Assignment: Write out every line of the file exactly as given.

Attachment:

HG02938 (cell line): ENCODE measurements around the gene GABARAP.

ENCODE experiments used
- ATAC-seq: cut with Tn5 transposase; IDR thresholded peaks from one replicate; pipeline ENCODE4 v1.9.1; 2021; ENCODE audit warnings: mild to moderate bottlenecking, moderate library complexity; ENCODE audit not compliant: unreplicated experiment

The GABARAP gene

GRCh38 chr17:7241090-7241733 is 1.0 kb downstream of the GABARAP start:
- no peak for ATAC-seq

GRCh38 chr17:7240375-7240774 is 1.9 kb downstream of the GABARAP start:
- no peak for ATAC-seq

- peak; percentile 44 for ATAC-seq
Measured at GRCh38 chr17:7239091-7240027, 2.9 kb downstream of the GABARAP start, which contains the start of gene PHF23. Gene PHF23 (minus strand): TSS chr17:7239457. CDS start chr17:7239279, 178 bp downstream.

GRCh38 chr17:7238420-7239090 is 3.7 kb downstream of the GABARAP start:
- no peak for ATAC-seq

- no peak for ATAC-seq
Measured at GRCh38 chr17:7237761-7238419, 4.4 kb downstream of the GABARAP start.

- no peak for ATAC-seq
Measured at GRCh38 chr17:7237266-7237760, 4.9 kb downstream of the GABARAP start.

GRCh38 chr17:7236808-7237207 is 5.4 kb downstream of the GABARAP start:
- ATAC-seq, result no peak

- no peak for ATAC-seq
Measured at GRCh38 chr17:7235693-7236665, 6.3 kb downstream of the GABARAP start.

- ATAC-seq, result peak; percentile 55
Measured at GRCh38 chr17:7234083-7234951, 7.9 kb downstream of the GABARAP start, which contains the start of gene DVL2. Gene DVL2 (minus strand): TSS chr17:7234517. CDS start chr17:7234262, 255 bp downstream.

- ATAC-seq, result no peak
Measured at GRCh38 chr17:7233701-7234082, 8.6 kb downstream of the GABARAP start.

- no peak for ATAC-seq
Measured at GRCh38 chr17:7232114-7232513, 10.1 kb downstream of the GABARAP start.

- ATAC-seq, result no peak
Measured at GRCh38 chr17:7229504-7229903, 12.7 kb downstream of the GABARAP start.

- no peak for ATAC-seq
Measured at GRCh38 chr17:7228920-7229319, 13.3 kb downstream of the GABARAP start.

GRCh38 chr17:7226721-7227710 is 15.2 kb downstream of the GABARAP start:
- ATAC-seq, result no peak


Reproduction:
HG02938 (cell line): ENCODE measurements around the gene GABARAP.

ENCODE experiments used
- ATAC-seq: cut with Tn5 transposase; IDR thresholded peaks from one replicate; pipeline ENCODE4 v1.9.1; 2021; ENCODE audit warnings: mild to moderate bottlenecking, moderate library complexity; ENCODE audit not compliant: unreplicated experiment

The GABARAP gene

GRCh38 chr17:7241090-7241733 is 1.0 kb downstream of the GABARAP start:
- no peak for ATAC-seq

GRCh38 chr17:7240375-7240774 is 1.9 kb downstream of the GABARAP start:
- no peak for ATAC-seq

- peak; percentile 44 for ATAC-seq
Measured at GRCh38 chr17:7239091-7240027, 2.9 kb downstream of the GABARAP start, which contains the start of gene PHF23. Gene PHF23 (minus strand): TSS chr17:7239457. CDS start chr17:7239279, 178 bp downstream.

GRCh38 chr17:7238420-7239090 is 3.7 kb downstream of the GABARAP start:
- no peak for ATAC-seq

- no peak for ATAC-seq
Measured at GRCh38 chr17:7237761-7238419, 4.4 kb downstream of the GABARAP start.

- no peak for ATAC-seq
Measured at GRCh38 chr17:7237266-7237760, 4.9 kb downstream of the GABARAP start.

GRCh38 chr17:7236808-7237207 is 5.4 kb downstream of the GABARAP start:
- ATAC-seq, result no peak

- no peak for ATAC-seq
Measured at GRCh38 chr17:7235693-7236665, 6.3 kb downstream of the GABARAP start.

- ATAC-seq, result peak; percentile 55
Measured at GRCh38 chr17:7234083-7234951, 7.9 kb downstream of the GABARAP start, which contains the start of gene DVL2. Gene DVL2 (minus strand): TSS chr17:7234517. CDS start chr17:7234262, 255 bp downstream.

- ATAC-seq, result no peak
Measured at GRCh38 chr17:7233701-7234082, 8.6 kb downstream of the GABARAP start.

- no peak for ATAC-seq
Measured at GRCh38 chr17:7232114-7232513, 10.1 kb downstream of the GABARAP start.

- ATAC-seq, result no peak
Measured at GRCh38 chr17:7229504-7229903, 12.7 kb downstream of the GABARAP start.

- no peak for ATAC-seq
Measured at GRCh38 chr17:7228920-7229319, 13.3 kb downstream of the GABARAP start.

GRCh38 chr17:7226721-7227710 is 15.2 kb downstream of the GABARAP start:
- ATAC-seq, result no peak